I also got them after Athom's post. RWD BMW automatic with 18" wheels is about the worst winter car possible but they work perfectly and need to be on all four wheels.

AFAIK they can take a bit of tarmac but will wear much faster so I treat mine as working for one winter only and if they make it through then all the better.

Edit: Got mine in October and it was busy then

http://www.housepricecrash.co.uk/forum/index.php?showtopic=152249&view=findpost&p=2735169

Good to have some snow chains or socks for the car, last year I got in just in time thanks to a thread on here.

We have, in short, been overwhelmed with enquiries, orders, follow up e-mails, phone calls and answerphone messages. The huge demand for AutoSock came unexpectedly, like the snow. We received 20 times the orders we normally expect to receive in a day, and probably 50 times the number of e-mails, with many of these being customers asking for different delivery addresses, having realised that their local roads would be impassable to couriers. Vast numbers of customers, desperate for their AutoSocks, have e-mailed me direct but again, there's been no time to reply to all of you

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Jeez, the time to buy this stuff was weeks if not months ago.

If you are going to panic, panic early. Not after half the country has had 6 inches of snow

True. But better to panic late than never!

Or is it?...

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I just to OT to specifically ask if anyone had experience with snow socks and you just answered all my questions before I even asked them! So thanks ccc :). I'll order a set each for me and the misses tonight.

No probs - glad to help. Only issue I can see is them wearing out. If they can make some new harderwearing version I don't think snow chains will be seen again. However as they only take a minute to put on and off you shouldnt have to wear them too much on tarmac.

I also got them after Athom's post. RWD BMW automatic with 18" wheels is about the worst winter car possible but they work perfectly and need to be on all four wheels.

AFAIK they can take a bit of tarmac but will wear much faster so I treat mine as working for one winter only and if they make it through then all the better.

So you tried them on just the 2 back wheels ? I assume it is because your fronts are the steerers that you need all 4 ?

With front wheel drive 2 are all that is required. But then a RWD snazzy BMW would be nice come the Spring :)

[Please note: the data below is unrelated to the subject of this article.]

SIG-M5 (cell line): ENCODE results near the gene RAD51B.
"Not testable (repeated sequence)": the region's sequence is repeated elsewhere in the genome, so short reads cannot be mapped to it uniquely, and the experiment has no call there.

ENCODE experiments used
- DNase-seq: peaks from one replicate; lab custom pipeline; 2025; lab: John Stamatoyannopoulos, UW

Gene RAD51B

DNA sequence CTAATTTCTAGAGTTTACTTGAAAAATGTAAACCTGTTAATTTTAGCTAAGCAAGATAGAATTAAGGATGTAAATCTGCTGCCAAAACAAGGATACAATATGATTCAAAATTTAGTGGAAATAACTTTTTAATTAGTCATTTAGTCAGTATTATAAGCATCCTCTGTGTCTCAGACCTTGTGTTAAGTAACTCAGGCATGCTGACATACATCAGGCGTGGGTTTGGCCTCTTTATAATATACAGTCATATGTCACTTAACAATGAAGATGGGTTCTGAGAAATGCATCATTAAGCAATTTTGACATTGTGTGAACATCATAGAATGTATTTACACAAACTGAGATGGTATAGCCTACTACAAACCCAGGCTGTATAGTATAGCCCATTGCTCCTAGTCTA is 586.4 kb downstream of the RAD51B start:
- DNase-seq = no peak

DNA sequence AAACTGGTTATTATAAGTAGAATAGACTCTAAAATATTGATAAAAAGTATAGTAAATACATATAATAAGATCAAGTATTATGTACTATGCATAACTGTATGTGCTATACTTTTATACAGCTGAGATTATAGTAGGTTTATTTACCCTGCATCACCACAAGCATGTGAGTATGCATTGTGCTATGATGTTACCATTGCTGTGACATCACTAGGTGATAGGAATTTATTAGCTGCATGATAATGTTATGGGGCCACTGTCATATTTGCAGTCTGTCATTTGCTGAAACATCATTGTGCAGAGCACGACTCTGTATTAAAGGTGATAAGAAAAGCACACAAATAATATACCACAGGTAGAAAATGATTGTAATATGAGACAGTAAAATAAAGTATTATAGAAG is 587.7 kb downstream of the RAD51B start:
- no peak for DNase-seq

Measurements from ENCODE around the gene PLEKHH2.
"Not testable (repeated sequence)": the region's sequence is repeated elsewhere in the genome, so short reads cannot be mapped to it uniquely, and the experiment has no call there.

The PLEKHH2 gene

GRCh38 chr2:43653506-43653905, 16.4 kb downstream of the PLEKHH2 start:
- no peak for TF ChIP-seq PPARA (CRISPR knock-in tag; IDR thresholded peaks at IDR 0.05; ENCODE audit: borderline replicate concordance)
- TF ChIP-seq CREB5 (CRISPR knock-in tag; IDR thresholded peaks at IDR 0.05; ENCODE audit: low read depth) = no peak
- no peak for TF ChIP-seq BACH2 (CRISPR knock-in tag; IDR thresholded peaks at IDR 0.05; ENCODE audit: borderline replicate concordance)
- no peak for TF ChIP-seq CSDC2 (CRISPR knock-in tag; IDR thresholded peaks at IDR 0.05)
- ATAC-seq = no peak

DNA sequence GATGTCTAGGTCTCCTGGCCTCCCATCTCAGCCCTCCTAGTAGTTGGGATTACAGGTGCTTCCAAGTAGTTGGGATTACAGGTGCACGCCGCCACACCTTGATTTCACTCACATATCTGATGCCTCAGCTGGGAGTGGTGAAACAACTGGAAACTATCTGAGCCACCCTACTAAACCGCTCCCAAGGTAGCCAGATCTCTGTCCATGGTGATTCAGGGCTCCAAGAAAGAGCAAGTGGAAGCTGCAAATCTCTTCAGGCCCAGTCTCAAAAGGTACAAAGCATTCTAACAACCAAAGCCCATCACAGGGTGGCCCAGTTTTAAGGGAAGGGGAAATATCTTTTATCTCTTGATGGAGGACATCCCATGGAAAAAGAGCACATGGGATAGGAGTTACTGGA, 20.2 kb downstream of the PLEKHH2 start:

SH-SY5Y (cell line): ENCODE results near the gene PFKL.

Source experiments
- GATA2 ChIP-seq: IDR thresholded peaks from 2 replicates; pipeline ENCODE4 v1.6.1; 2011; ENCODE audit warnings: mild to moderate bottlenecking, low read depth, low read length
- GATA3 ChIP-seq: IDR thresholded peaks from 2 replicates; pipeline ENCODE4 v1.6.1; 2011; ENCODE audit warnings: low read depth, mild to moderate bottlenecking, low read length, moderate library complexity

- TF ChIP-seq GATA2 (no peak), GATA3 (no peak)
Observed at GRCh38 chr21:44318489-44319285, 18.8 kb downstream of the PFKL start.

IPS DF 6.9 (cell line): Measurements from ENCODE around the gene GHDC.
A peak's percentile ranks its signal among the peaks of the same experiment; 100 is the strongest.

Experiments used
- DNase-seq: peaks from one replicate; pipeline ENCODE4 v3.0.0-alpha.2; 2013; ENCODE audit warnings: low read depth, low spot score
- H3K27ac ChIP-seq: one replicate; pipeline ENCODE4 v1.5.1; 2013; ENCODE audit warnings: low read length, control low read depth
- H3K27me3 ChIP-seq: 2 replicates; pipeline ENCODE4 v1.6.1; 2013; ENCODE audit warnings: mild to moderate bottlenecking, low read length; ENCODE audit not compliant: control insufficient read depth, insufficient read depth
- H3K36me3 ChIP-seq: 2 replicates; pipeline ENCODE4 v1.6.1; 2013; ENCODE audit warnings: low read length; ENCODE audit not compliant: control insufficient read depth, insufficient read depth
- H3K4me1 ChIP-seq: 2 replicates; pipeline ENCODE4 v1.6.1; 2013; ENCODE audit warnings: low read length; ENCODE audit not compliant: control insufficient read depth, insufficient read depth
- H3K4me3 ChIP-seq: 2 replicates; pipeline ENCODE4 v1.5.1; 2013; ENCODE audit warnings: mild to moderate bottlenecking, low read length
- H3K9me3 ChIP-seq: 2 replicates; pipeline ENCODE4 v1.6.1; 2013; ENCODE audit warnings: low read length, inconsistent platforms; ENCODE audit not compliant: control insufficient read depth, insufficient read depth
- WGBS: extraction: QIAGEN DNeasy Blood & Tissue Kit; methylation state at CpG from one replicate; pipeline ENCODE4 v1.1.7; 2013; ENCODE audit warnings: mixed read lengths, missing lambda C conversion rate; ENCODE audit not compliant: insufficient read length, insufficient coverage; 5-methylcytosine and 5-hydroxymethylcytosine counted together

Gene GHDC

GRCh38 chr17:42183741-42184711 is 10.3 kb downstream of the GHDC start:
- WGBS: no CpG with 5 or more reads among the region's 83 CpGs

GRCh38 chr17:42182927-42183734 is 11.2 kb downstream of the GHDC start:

When I get a new car I think I am going to go down the spare 4 steel rimmed winter tyres swapping every winter. With a pack of autosocks in the boot for the hairiest stuff.

Think that would cover just about anything. And anything above that and you are out on the roads you need mental help !!

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So you tried them on just the 2 back wheels ? I assume it is because your fronts are the steerers that you need all 4 ?

Didn't try it as I'd got four but there was an autosock instruction manual on the web which said RWD cars need them on the front for steering

under braking, but it could have been sales talk.

The winter tyres will be my aim as well, they perform as well as snowsocks on the road and generally a good idea in winter anyway.

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Didn't try it as I'd got four but there was an autosock instruction manual on the web which said RWD cars need them on the front for steering

under braking, but it could have been sales talk.

The winter tyres will be my aim as well, they perform as well as snowsocks on the road and generally a good idea in winter anyway.

Makes sense. They would stop you if only on the back - but your steering may not be great. Not ideal.

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I think this is a solid qualification to their merits.

Autosock Colorado

"After a one-year probation period, AutoSock for Truck was finally approved by the Colorado Department of Transportation / USA. This means truck drivers can use AutoSock for Truck wherever snowchains must be fitted in Colorado."